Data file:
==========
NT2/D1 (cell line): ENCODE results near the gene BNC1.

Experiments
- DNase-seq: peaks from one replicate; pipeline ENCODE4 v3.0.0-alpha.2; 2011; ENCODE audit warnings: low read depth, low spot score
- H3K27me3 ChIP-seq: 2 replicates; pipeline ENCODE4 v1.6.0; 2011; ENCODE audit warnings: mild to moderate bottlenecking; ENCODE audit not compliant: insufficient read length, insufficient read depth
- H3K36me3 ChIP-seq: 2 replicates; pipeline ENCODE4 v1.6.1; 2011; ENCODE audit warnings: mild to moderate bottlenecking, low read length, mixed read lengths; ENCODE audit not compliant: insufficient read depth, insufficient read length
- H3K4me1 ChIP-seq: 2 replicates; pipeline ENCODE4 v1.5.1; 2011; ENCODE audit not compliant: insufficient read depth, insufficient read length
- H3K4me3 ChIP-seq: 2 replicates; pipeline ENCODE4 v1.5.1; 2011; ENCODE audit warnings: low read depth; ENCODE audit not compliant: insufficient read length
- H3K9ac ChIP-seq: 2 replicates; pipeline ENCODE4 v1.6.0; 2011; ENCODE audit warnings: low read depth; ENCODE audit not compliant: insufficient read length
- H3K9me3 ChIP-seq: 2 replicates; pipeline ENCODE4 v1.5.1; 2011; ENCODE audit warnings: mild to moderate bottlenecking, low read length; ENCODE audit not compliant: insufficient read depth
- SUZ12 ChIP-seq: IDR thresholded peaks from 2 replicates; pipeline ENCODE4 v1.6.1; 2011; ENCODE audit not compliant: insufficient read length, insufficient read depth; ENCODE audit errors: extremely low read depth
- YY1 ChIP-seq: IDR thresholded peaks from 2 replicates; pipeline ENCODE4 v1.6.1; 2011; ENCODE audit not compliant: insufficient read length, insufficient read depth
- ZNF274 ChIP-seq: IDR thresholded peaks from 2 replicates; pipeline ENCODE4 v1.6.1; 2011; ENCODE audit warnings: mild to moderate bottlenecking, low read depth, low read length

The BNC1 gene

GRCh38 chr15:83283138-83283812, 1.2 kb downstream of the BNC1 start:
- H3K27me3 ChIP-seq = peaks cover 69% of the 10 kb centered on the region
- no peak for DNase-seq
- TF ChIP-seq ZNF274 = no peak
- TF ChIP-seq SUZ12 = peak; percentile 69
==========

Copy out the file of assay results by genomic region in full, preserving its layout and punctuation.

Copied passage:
NT2/D1 (cell line): ENCODE results near the gene BNC1.

Experiments
- DNase-seq: peaks from one replicate; pipeline ENCODE4 v3.0.0-alpha.2; 2011; ENCODE audit warnings: low read depth, low spot score
- H3K27me3 ChIP-seq: 2 replicates; pipeline ENCODE4 v1.6.0; 2011; ENCODE audit warnings: mild to moderate bottlenecking; ENCODE audit not compliant: insufficient read length, insufficient read depth
- H3K36me3 ChIP-seq: 2 replicates; pipeline ENCODE4 v1.6.1; 2011; ENCODE audit warnings: mild to moderate bottlenecking, low read length, mixed read lengths; ENCODE audit not compliant: insufficient read depth, insufficient read length
- H3K4me1 ChIP-seq: 2 replicates; pipeline ENCODE4 v1.5.1; 2011; ENCODE audit not compliant: insufficient read depth, insufficient read length
- H3K4me3 ChIP-seq: 2 replicates; pipeline ENCODE4 v1.5.1; 2011; ENCODE audit warnings: low read depth; ENCODE audit not compliant: insufficient read length
- H3K9ac ChIP-seq: 2 replicates; pipeline ENCODE4 v1.6.0; 2011; ENCODE audit warnings: low read depth; ENCODE audit not compliant: insufficient read length
- H3K9me3 ChIP-seq: 2 replicates; pipeline ENCODE4 v1.5.1; 2011; ENCODE audit warnings: mild to moderate bottlenecking, low read length; ENCODE audit not compliant: insufficient read depth
- SUZ12 ChIP-seq: IDR thresholded peaks from 2 replicates; pipeline ENCODE4 v1.6.1; 2011; ENCODE audit not compliant: insufficient read length, insufficient read depth; ENCODE audit errors: extremely low read depth
- YY1 ChIP-seq: IDR thresholded peaks from 2 replicates; pipeline ENCODE4 v1.6.1; 2011; ENCODE audit not compliant: insufficient read length, insufficient read depth
- ZNF274 ChIP-seq: IDR thresholded peaks from 2 replicates; pipeline ENCODE4 v1.6.1; 2011; ENCODE audit warnings: mild to moderate bottlenecking, low read depth, low read length

The BNC1 gene

GRCh38 chr15:83283138-83283812, 1.2 kb downstream of the BNC1 start:
- H3K27me3 ChIP-seq = peaks cover 69% of the 10 kb centered on the region
- no peak for DNase-seq
- TF ChIP-seq ZNF274 = no peak
- TF ChIP-seq SUZ12 = peak; percentile 69